Key Points

Key Provisions and Benefits: What's available under the IRA

Implications: The built environment

Stacking Government Incentives: What you need to know

Details on the Application Process: How to proceed

Understanding the Inflation Reduction Act and the Infrastructure Investment and Jobs Act

Infrastructure plays a key role in nearly every aspect of our lives. From the homes we live in, to our bustling offices, to the stores we frequent, it’s a part of our day-to-day experience.

In recognizing the importance of buildings, we must also acknowledge the reality of their energy demands. In fact, the built environment is responsible for nearly 40% of all energy and process-related CO2 emissions.

Commercial real estate developers and owners are now tasked with considering how their building projects will affect the environment. Additionally, the number of U.S. jurisdictions enacting building performance standards has almost doubled since 2020, requiring companies to make the shift toward clean energy. The emergence of legislation such as The Inflation Reduction Act (IRA) and the Infrastructure Investment and Jobs Act (IIJA) incentivizes compliance with tax credits and grants for clean energy development and advancements, adding to the timeliness of a clean energy transition.

Legence held a webinar on July 20 to discuss the IRA and IIJA tax incentives for the built environment with a panel of experts including representatives from the White House, EY, Capitol Funding Solutions, and Black Bear Energy. Below you will find key topics covered during the webinar, including benefits of the IRA and IIJA and provisions to accelerate building projects, an outline of available government programs and funding options for commercial real estate developers and owners, and a look into the application process.

If you have any questions, please reach out to

The Inflation Reduction Act (IRA) and Infrastructure Investment and Jobs Act (IIJA):

The White House debuted the Inflation Reduction Act (IRA) on August 16, 2022, marking the largest investment in clean energy in the U.S. to date with $750 billion in funding. Born from the Build Back Better initiative, the goal of this bill is to promote the adoption of green energy, encourage increased investment in domestic energy production and manufacturing, and reduce carbon emissions by roughly 40% by 2030.

A large portion of the IRA caters to ESG and sustainability in the built environment, with billions available for corporate, government, and nonprofit organizations to support the building efficiency and performance of assets. While the impact of these efforts will be measured over a long haul, building retrofit programs can be a gamechanger for the present.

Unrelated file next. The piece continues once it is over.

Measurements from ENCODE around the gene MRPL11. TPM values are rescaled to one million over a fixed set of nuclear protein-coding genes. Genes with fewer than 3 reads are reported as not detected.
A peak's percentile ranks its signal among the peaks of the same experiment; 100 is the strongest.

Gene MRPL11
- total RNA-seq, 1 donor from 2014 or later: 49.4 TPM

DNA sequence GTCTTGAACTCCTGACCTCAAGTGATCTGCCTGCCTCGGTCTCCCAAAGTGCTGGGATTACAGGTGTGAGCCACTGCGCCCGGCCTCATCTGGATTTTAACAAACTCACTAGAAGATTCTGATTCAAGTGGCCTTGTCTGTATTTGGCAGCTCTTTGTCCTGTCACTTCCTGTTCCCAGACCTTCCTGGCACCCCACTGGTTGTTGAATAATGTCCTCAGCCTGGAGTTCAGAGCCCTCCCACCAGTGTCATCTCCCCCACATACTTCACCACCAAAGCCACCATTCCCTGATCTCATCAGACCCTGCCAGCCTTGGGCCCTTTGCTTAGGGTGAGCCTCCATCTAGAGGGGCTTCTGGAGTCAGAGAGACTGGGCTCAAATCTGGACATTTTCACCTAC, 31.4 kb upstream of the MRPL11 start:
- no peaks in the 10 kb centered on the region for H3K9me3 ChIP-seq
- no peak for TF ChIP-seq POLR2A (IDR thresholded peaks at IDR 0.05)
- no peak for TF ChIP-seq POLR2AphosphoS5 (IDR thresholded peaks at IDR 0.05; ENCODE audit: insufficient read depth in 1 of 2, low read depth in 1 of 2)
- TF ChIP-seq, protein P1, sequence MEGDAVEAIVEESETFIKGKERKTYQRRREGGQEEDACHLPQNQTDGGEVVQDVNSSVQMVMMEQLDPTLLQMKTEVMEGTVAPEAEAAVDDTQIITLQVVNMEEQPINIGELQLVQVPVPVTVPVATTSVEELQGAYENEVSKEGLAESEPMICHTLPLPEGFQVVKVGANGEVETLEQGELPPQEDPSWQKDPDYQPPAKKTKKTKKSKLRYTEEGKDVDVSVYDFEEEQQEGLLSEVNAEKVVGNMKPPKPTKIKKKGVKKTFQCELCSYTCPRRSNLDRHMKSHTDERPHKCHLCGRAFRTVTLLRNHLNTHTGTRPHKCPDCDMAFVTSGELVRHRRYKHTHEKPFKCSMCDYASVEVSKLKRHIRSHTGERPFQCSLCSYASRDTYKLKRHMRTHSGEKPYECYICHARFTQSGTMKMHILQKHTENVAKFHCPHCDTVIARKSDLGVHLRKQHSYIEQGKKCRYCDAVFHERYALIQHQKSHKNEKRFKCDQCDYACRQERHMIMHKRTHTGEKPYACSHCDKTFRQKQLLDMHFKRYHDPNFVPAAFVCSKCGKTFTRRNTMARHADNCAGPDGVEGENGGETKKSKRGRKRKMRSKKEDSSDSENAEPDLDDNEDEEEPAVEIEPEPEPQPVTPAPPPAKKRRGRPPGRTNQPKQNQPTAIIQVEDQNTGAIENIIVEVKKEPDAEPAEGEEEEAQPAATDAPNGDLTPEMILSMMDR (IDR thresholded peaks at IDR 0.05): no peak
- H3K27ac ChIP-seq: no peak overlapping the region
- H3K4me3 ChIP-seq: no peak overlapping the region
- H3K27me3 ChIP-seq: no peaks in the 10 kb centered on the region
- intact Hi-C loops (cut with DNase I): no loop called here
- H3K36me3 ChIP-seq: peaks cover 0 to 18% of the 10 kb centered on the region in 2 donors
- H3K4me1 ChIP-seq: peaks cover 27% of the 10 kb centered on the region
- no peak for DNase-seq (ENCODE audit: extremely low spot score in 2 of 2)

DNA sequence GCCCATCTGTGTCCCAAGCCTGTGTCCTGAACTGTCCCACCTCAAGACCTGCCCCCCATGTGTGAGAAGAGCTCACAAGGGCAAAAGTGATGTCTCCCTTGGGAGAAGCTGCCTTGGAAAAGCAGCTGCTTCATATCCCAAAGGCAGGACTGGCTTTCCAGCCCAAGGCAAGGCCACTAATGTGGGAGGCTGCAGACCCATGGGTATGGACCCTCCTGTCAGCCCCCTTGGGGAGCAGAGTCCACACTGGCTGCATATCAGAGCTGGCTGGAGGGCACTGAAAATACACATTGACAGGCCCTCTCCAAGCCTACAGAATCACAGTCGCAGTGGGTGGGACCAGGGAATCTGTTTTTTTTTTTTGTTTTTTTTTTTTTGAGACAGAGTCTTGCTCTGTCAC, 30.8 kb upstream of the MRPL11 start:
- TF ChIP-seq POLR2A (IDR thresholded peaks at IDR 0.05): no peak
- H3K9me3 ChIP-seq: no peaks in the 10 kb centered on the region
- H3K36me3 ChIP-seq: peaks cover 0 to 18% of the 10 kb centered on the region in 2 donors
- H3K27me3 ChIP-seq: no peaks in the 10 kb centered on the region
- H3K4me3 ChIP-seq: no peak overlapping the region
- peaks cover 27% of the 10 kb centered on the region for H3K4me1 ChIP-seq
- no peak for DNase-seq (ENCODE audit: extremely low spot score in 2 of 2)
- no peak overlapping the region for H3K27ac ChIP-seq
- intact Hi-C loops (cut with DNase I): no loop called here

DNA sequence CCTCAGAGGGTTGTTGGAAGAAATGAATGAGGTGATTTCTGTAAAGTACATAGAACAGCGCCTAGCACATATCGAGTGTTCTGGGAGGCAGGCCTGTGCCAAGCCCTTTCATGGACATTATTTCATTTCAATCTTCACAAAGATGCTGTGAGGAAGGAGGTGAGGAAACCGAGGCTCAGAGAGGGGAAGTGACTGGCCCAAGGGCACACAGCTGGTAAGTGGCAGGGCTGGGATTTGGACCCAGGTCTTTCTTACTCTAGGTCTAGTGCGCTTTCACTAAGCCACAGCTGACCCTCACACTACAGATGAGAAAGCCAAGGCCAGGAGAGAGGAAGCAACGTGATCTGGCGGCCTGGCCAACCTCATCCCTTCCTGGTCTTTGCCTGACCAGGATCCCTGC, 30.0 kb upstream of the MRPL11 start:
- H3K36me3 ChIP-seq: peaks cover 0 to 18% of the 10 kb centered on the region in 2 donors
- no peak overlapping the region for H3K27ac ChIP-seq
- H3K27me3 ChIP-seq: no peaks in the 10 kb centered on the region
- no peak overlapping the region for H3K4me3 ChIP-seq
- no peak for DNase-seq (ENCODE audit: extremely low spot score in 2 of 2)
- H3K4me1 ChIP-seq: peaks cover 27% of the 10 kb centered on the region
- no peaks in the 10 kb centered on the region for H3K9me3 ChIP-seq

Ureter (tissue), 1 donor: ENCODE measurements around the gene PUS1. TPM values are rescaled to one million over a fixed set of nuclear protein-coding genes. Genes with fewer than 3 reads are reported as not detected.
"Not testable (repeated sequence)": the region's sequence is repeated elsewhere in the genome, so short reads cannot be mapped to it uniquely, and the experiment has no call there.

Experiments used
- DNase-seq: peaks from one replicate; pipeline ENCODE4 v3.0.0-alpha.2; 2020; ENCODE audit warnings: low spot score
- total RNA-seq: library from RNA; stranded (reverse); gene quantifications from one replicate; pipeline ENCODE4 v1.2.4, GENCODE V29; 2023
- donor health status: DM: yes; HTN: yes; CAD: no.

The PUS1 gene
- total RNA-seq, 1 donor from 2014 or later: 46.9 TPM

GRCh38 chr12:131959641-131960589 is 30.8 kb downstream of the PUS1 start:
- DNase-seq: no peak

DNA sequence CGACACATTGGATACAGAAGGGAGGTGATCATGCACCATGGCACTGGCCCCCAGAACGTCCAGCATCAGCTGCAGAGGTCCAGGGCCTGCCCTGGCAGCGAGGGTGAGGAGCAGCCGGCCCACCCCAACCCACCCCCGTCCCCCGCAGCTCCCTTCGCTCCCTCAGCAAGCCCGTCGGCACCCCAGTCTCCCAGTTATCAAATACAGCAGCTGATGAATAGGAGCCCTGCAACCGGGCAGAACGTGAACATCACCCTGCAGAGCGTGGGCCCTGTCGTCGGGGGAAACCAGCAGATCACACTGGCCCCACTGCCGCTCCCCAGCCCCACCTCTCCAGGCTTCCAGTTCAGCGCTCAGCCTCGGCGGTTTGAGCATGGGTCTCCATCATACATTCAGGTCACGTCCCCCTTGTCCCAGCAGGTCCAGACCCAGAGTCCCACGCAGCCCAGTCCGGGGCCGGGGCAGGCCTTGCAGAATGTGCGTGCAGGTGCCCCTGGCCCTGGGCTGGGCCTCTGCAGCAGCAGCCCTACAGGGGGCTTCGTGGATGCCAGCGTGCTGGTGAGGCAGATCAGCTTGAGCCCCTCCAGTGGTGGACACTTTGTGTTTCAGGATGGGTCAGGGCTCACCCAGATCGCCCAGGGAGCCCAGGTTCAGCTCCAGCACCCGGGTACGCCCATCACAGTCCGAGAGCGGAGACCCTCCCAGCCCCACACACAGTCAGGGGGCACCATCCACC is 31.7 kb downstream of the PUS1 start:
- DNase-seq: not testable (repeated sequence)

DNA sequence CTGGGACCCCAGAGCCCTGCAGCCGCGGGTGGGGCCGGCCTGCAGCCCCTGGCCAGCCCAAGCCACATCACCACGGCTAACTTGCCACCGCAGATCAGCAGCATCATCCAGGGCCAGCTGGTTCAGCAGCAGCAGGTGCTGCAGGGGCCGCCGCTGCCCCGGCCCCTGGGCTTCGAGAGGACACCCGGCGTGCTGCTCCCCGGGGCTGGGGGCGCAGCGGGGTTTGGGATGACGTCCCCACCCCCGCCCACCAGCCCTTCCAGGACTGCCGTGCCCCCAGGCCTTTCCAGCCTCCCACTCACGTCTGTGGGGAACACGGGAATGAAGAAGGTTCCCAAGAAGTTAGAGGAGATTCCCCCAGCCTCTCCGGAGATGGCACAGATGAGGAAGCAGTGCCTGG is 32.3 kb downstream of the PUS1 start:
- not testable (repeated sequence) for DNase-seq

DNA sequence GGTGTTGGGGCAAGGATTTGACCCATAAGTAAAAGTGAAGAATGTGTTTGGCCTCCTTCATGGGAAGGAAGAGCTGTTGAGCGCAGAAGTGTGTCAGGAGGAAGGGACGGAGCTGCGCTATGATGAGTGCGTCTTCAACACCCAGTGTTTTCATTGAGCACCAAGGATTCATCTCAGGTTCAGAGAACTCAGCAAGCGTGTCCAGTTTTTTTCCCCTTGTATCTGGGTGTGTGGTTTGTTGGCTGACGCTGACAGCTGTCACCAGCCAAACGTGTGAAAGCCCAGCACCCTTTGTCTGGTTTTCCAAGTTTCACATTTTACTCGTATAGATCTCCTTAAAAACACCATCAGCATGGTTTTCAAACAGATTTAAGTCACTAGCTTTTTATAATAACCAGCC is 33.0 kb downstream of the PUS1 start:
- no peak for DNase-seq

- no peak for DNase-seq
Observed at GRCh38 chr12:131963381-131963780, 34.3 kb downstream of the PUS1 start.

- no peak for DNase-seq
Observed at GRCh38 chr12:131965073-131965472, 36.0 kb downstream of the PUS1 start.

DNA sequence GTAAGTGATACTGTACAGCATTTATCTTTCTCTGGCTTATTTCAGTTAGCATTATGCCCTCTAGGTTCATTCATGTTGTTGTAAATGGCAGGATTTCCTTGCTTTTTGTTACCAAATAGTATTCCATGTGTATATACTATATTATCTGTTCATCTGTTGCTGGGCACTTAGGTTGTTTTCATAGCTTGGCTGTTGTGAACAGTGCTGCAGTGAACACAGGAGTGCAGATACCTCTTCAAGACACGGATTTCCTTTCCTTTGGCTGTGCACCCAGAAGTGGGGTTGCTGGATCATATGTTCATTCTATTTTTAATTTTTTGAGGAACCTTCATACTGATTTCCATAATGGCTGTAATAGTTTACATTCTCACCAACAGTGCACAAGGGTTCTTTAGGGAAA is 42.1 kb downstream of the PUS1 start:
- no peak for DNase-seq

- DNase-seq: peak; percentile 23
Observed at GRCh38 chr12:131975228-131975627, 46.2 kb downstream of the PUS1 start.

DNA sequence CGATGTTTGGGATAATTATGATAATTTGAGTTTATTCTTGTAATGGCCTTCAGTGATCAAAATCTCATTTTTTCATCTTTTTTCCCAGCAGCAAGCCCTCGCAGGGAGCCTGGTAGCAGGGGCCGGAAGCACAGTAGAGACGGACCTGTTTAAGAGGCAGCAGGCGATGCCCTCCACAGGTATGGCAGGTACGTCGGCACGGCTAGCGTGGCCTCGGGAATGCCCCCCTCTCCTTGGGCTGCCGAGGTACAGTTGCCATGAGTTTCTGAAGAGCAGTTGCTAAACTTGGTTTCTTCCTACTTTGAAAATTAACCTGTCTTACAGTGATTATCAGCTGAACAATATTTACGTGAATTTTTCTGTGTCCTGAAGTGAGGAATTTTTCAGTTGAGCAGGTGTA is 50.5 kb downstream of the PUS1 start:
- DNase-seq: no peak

Also known as the Bipartisan Infrastructure Law (BIL), the  Infrastructure Investment and Jobs Act (IIJA) was signed into law in November 2021 and is administered by the Department of Energy (DOE). The IIJA holds a title of its own as the largest ever investment in broadband, rail and transit, clean energy and water, and economic resilience, with $1.2 trillion in spending for transportation and infrastructure projects in the U.S.

The additional funding from the IRA will help offset costs across sectors with the hopes of stabilizing the inflated economy. Paired with the IIJA, these funds could drastically reduce the buildings sector’s CO2 emissions by up to 30% of the 2030 goal.

Key Provisions and Benefits

A number of infrastructure development incentives are available under the IRA. Key programs for commercial real estate developers and owners include:

  • Energy Efficient Commercial Buildings Deduction 179D – The expansion of the deduction is available to commercial building owners that increase the energy efficiency of their buildings by 25% with improvements including interior lighting; heating, cooling, ventilation, and hot water; and building envelope. Available credits of $0.50-$1 per square foot (and potentially $5.00/sq. ft.) will be dependent upon the increase in efficiency.
  • The Green and Resilient Retrofit Program – Owners of HUD-assisted multifamily properties can take advantage of over $1 billion in funding for the improvement of energy or water efficiencies and the sustainability and resiliency of buildings, including indoor air quality, low-emissions building materials, energy storage, and building electrification. Funding also includes energy and water benchmarking.
  • Assistance for Latest and Zero Building Energy Code Adoption – States or units of local government have up to $1 billion in grant funding to adopt updated building energy codes, including the zero-energy codes.
  • The New Energy Efficient Home Credit 45L - Single and multifamily home builders have access to $5,000 in tax credits for each new energy-efficient home and up to $1,000 for each unit in a multifamily building to produce homes with lower monthly energy costs for owners and renters.

These tax credits offer opportunities for building owners and developers to cut costs to building projects and monthly utility bills. The resiliency of buildings establishes long-term ROI with energy efficiency upgrades and reduces the output of carbon from the built environment. Healthier buildings benefit all and can help accelerate the transition to net-zero.

Energy efficiency improvements in buildings are crucial for executives and corporations as they play a pivotal role in reaching long-term sustainability and resiliency targets. Getting ahead of the energy transition will be key to ensuring an asset portfolio that is both high performing and has longevity. With available tax credits for state and local government entities, energy efficiency will be among top considerations for future building projects. Additionally, retrofit tax credits provide new opportunities to upgrade or renovate existing infrastructure.